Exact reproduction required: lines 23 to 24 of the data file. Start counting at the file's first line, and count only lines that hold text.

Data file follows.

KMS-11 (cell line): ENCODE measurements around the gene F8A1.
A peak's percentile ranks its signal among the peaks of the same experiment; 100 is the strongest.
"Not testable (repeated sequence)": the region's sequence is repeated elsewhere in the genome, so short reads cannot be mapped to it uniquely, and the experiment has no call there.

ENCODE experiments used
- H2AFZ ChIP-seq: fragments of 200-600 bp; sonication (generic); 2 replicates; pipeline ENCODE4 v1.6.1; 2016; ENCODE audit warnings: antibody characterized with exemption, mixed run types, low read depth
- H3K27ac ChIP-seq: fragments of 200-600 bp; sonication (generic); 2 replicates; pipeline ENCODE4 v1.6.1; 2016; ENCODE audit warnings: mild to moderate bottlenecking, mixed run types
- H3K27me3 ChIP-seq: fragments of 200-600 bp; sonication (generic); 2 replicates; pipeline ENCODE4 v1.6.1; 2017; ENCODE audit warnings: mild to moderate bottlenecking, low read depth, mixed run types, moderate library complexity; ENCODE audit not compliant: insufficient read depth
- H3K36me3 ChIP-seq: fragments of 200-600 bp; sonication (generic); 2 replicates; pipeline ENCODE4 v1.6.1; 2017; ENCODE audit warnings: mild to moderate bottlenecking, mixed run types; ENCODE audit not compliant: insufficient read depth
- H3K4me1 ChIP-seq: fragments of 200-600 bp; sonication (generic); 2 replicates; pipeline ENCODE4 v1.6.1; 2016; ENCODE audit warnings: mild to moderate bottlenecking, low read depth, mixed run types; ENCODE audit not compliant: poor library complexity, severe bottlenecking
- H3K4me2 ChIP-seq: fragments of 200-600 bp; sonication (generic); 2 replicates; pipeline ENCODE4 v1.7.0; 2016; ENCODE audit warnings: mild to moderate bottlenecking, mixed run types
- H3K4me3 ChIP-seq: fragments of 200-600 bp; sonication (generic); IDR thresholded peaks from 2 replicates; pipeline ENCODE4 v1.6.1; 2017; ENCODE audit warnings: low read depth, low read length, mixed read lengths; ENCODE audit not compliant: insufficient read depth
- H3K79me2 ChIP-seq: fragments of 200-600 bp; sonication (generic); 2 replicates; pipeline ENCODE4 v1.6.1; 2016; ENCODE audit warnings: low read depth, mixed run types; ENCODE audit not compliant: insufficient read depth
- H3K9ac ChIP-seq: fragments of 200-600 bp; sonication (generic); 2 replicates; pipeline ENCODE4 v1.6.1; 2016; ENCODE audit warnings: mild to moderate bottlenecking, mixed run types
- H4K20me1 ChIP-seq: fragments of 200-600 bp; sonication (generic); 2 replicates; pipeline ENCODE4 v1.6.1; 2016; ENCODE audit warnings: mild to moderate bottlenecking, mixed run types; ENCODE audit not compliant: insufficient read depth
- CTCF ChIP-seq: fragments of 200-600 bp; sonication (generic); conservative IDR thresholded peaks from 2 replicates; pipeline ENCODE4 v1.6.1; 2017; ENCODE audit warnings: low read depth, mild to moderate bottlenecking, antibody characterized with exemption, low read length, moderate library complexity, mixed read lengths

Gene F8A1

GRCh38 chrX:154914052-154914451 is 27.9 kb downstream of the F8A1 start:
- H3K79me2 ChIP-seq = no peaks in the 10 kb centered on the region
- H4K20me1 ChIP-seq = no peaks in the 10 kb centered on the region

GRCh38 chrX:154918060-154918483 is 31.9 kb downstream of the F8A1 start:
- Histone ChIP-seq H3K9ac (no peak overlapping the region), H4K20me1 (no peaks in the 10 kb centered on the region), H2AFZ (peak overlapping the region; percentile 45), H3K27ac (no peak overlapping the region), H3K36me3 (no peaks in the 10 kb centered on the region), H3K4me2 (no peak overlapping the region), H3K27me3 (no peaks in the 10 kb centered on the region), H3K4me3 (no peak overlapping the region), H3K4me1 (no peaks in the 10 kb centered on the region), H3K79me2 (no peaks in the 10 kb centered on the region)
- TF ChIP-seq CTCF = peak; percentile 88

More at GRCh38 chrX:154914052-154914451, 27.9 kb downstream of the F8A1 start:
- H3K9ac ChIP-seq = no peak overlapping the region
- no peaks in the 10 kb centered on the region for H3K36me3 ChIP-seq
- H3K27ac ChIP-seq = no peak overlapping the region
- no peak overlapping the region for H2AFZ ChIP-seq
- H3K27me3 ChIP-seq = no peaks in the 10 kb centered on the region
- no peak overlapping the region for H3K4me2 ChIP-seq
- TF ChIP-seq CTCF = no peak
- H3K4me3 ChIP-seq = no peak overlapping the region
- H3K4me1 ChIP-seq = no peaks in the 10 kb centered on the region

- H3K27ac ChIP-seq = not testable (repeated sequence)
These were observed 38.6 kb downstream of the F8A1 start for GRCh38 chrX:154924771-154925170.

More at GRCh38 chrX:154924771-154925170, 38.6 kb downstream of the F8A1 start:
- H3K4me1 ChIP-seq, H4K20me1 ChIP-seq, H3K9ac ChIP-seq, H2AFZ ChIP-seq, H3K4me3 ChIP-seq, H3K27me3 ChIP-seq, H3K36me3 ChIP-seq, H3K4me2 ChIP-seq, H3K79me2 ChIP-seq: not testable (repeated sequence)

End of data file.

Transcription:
More at GRCh38 chrX:154914052-154914451, 27.9 kb downstream of the F8A1 start:
- H3K9ac ChIP-seq = no peak overlapping the region